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I agree - I’d be a much bigger fan of finding paid positions (maybe part-time?) for leadership-style roles within the Jupyter community, rather than hiring consultant-style people outside the community. One of the challenges of doing “leadership things” is that they are often more invisible than doing technical work, and might be harder for individuals in companies, universities, etc to demonstrate their value. Perhaps compensating folks with money or a title can help offset this.

I wrote that note, but I think I wrote it distractedly. The idea was to populate the mentorship pipeline, because we currently occasionally find funds to pay for incoming interns but have a hard time filling mentorship roles to guide them and rely on volunteer mentorship. The word “leadership” in that point is a little misleading; it was not meant to indicate our project leadership roles ought to be filled in this way.

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Meeting Minutes – November 26, 2019

The weekly hourly office hours call is open to the community members who care about governance issues. The call is held 9-10AM PST on Tuesdays.

  • Attendees
    • Tim G.
    • Fernando,
    • Darian
    • Sylvain
    • Chris H.
  • Continued with expert interview summarization and discussion from Tim G.
    • PR (public relations) as an accountability mechanism when faced with organizations that have disproportionate resources.
    • Explicit mechanisms for engagement of entities with large resources are important, to avoid the (even well-intentioned) “overrun by resource overload” problem.
    • Node: “small core, vibrant ecosystem”. Keep the core, non-negotiable ideas as small as possible and then let a more diverse ecosystem evolve around that.
    • In the Rust community, decisions aren’t necessarily made by consensus, but by a process that seeks consensus. This acknowledges that consensus isn’t always possible, but the process helps maintain a sense of community ownership even absent full consensus.
    • How do other organizations handle the problem of folks in the governance bodies being too busy/swamped/disengaged and having discussions and votes “fizzle out” due to lack of engagement.
    • The main job of a top-level steering body in large projects is to ensure the whole project (whatever its hierarchical management structure is) remains a coherent whole, and that all semi-independent sub-entities are working towards a common good/vision.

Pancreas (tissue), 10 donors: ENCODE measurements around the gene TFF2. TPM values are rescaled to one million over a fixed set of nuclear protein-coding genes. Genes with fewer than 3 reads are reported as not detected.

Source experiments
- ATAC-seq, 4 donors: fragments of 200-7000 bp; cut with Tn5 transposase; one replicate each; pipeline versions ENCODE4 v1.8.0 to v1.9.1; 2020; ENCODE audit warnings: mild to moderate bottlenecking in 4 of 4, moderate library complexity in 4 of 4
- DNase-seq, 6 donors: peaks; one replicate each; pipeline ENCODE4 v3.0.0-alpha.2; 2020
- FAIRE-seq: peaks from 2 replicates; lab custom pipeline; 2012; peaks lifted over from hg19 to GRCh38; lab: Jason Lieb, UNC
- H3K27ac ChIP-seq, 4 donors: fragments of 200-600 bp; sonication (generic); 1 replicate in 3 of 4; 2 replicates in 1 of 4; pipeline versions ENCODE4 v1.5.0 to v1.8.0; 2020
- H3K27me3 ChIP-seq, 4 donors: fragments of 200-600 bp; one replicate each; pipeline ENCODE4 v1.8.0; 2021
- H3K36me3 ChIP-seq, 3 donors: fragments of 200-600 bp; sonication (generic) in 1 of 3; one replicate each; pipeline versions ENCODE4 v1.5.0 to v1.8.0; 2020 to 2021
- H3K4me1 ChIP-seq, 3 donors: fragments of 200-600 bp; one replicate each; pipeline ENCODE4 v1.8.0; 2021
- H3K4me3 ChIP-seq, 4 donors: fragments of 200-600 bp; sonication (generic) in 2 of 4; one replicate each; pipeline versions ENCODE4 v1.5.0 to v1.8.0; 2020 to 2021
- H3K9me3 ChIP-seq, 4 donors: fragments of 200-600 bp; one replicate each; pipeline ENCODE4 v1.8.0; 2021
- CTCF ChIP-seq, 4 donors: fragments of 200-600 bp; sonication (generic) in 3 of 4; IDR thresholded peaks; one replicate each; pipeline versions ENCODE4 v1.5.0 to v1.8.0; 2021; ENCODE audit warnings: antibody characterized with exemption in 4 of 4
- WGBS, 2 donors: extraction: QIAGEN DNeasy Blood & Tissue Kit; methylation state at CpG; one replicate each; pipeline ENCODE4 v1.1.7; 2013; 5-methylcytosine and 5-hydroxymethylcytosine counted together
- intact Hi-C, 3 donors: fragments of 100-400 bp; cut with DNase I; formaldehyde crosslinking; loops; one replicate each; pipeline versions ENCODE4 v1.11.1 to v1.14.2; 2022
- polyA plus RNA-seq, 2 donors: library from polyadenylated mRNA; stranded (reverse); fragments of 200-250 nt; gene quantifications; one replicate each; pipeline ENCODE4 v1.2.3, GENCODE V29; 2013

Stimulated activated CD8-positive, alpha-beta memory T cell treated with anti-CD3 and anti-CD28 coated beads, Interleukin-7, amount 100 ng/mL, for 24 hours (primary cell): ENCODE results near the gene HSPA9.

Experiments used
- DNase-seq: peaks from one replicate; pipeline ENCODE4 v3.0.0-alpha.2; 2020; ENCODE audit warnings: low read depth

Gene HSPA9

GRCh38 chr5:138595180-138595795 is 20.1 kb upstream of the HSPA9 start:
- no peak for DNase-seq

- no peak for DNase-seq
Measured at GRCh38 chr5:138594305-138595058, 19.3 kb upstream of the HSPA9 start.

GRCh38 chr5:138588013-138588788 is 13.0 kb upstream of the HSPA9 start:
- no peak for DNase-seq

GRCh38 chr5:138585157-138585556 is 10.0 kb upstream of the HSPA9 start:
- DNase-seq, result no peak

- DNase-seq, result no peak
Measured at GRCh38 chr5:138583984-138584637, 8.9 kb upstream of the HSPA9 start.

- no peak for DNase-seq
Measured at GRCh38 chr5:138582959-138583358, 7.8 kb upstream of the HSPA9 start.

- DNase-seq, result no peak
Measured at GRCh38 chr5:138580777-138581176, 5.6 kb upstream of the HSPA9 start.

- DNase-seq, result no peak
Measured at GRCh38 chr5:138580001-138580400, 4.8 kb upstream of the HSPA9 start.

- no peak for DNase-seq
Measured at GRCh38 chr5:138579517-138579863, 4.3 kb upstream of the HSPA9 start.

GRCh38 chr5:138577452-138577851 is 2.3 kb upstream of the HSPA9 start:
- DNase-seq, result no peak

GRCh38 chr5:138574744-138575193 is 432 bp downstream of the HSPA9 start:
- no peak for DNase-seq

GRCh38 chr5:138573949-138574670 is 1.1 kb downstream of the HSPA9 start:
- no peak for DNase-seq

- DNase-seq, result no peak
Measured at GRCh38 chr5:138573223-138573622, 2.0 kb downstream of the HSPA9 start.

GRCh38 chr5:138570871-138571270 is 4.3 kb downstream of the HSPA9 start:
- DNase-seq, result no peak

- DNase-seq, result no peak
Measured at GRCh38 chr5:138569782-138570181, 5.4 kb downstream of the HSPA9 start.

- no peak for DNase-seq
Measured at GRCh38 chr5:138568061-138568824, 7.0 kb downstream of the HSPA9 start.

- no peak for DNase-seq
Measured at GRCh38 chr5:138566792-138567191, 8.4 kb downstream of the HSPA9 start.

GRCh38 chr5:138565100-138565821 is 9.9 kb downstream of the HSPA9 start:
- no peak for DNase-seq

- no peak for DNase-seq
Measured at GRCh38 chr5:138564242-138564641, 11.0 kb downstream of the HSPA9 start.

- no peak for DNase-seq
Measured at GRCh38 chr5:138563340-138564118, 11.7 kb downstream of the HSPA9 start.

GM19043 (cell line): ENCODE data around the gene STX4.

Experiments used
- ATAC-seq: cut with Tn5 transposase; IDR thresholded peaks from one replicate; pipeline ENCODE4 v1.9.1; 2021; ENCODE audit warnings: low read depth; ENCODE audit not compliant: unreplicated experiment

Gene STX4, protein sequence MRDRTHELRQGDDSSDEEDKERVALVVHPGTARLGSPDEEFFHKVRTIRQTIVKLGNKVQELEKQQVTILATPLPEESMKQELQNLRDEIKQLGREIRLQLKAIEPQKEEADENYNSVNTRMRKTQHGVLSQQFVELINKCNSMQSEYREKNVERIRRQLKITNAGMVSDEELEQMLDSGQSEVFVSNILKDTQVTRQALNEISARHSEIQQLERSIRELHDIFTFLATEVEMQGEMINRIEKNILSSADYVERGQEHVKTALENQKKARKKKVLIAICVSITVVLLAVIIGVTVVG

• Discussed JupyterLab’s use of the debug adapter protocol as an example of our challenging boundaries of software engineering and the definition of our scope (https://github.com/jupyterlab/debugger)

Thanks Darian. Would you be able to expand on why the last bullet point is challenging?

Hi Carol!

The challenges in working on debugging that were relevant to last week’s conversation had to do with the differences between example implementation and how many things become de facto stakes in the ground. Here are the aspects of the conversation that I recall:

  • The group of stakeholders who are interested in this problem is very broad but diffuse. The issue is not a purely software engineering one because it’s not simply implementing some functionality, it is also a reference implementation and reaches across multiple sub-projects.

  • The solutions we settled on came from independent implementations that relied on prior art / defined protocols, (i.e. the debug adapter protocol defined by Microsoft and used in VS Code, the use of the control channel in the Jupyter messaging spec, provisional API updates in JupyterLab core as proof-of-concept before migrating down to lower levels of the Jupyter stack).

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Meeting Minutes – December 4, 2019

There will not be any governance meetings for the rest of 2019.

  • Attendees

    • Fernando
    • Tim G.
    • Darian
    • Luciano
    • Zach
  • Next steps?

    • Fernando: AGU next week, then planning to sync with Brian to create first draft of proposal based on all currently accrued materials and ideas. To put out to the public for discussion and iteration after the holiday break.

    • Does it make sense for each steering council member to have a ‘deputy’ who’s being trained by the steering council member to be groomed as a future member?

    • Darian: let’s slightly formalize the next steps. Identify these to the SC and verbatim to Discourse, to clarify the following part of the process.

    • Darian and others willing to help out even with specific writing prompts, sections, etc.

  • Dangling bits?

    • Critical for the community and the SC to feel that the time spent in 2019 resulted in an outcome in 2019.
  • Describe to the community a summary of the activity so far and provide evidence of the work done so far.

  • Idea: timeline for releasing draft (~ mid-Jan 2020) plus vote; A proposal, with a period to discuss, that, if a very active discussion is going on, we can extend once before the final vote.

  • Emphasize the importance of open governance moving forward for industry stakeholders.

I am very excited to read and think about the draft!